Structural reform in general, supply-side reform in particular, is poised to accelerate if, as we suspect, Tokyo Governor Yuriko Koike catapults herself into the never-imagined-before position of being both in power and in opposition: in power because she will continue to be the ruling governor of Tokyo and in opposition because she will be the leader of the second largest party in parliament (assuming current opinion polls are correct in their predictions). Given Governor Koike’s long-standing credentials as a pro-business, pro-entrepreneur and pro-consumer-led-growth policy maker and the fact that Tokyo is Japan’s most important economic region (accounting for slightly more than one-third of gross domestic product [GDP]), the post-election government will immediately come under attack for obstructing local growth initiatives and not delivering structural reform. It is this coming tension of national rules and regulations against local ambitions and “animal spirits” that is, in our view, the key dynamic to watch in Japanese politics and policy making from here.
Of course, it remains to be seen exactly how this new dynamic will play out. Here, the power balance in parliament will be important. The weaker the Liberal Democratic Party (LDP), the greater the supply-side reform ambitions will get. Note that Governor Koike’s in-parliament party leader is likely to be the ex-leader of the Democratic Party, Seiji Maehara, who has impeccable deregulation credentials: As minister of transport in the first Democratic Party government, it was Maehara who opened Tokyo’s Haneda Airport to international flights. He accomplished in a couple of weeks what LDP leaders had not been able to do for decades because of vested interest loyalties to Narita. Arguably, the Haneda opening was the start of Japan’s reintegration with Asia and the world with enormous positive economic multipliers. The fact that both Koike and Maehara insisted on ousting old-style politicians and closet socialists from their party’s merger bodes well for the coming supply-side agenda of the new opposition, in our view.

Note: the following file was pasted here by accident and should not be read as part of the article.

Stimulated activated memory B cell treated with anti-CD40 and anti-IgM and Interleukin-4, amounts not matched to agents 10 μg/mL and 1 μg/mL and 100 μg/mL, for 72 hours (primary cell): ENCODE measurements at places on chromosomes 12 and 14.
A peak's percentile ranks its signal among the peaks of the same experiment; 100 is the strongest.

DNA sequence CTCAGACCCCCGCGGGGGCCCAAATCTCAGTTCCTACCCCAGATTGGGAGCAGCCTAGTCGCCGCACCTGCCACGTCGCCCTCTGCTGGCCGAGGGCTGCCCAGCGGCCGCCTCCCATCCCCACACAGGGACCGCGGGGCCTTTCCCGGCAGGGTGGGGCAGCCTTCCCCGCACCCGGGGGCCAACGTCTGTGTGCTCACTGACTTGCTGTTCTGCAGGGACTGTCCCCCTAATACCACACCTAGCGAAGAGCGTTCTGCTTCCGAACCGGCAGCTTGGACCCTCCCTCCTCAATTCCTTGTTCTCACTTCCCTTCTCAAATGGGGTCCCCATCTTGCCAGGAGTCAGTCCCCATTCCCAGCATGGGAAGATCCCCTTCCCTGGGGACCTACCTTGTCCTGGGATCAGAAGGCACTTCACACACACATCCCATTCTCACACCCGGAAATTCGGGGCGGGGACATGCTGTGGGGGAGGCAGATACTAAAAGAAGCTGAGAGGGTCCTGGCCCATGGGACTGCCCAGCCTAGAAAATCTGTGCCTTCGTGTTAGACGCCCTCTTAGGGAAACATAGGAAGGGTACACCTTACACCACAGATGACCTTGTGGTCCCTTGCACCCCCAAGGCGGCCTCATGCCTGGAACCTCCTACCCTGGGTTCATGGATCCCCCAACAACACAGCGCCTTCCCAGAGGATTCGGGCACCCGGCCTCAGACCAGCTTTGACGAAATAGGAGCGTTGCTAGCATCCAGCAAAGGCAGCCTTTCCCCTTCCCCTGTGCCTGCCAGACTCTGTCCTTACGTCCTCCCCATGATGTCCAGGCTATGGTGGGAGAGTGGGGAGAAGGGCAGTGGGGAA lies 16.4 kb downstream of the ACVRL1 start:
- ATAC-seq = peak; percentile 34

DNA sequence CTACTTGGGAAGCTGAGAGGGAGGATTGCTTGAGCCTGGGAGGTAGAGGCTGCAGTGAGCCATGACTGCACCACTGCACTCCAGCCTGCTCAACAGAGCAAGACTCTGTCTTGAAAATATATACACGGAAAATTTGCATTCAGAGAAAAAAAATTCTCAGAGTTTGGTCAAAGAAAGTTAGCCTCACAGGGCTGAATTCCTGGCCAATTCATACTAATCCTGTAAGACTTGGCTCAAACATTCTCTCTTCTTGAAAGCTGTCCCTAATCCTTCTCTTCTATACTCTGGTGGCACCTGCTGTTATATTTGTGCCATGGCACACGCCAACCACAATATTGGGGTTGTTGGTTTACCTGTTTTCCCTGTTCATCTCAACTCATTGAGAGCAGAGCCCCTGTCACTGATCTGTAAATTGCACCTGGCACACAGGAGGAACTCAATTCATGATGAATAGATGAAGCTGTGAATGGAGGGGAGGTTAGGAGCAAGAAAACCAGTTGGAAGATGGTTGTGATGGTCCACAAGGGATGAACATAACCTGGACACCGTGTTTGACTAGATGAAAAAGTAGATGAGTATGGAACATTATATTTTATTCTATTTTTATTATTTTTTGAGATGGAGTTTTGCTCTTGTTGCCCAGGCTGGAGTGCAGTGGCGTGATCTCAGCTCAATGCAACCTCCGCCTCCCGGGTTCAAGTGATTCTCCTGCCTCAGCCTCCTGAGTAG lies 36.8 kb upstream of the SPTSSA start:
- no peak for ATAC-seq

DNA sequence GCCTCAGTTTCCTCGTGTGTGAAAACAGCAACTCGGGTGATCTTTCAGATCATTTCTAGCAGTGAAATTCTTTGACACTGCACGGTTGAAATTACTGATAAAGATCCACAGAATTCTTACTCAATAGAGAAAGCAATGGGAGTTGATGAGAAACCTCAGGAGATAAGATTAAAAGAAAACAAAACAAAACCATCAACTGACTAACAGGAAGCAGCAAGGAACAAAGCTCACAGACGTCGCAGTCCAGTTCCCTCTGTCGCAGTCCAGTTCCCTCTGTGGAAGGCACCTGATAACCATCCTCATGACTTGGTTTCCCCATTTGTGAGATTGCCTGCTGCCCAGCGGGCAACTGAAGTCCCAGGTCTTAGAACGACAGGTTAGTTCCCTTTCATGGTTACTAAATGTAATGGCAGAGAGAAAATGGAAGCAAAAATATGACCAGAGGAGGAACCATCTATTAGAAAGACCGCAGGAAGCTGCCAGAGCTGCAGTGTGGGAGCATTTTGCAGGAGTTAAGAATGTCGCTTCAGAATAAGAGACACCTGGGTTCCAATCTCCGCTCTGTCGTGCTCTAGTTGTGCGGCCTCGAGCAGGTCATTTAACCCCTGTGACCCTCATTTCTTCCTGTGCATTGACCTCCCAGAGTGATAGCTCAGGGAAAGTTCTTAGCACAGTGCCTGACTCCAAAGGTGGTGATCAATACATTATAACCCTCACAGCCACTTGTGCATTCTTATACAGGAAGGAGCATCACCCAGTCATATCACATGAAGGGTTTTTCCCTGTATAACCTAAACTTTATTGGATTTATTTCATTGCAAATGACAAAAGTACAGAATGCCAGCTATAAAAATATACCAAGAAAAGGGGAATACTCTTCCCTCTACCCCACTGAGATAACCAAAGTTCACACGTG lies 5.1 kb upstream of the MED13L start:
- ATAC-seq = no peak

What About Tax Hikes and Nuclear Power?
We are aware that the standard narrative on the election is more conservative. The media is trying hard to find comfort in familiar themes–Prime Minister Shinzo Abe is for the consumption tax hike and pro-nuclear, while Koike is against the tax hike and anti-nuclear. In our view, these policy differences are more symbolic of personal character than policy conviction. Abe is presented as a leader who went from challenging the powerful technocracy–he overruled against the previous tax hike–to an old-style LDP “insider”; Koike now takes his old place as challenger and outsider.
While there is nothing wrong with this narrative, we caution against taking the actual policy platforms too literally. After all, the tax hike decision is due in December 2018, which leaves plenty of time to forget and/or reconsider. Already, Abe’s chief cabinet spokesman suggested room for flexibility (depending on economic conditions at the time). Meanwhile, Koike’s no-nukes stance is equally pragmatic–the phase-out goal is in far-off 2030. However, Japan has barely started to phase back in after the all-nukes-out stance post-Fukushima–five reactors have restarted, with 43 still idle; nuclear power accounts for less than 2% of all energy supply. So nothing radical here.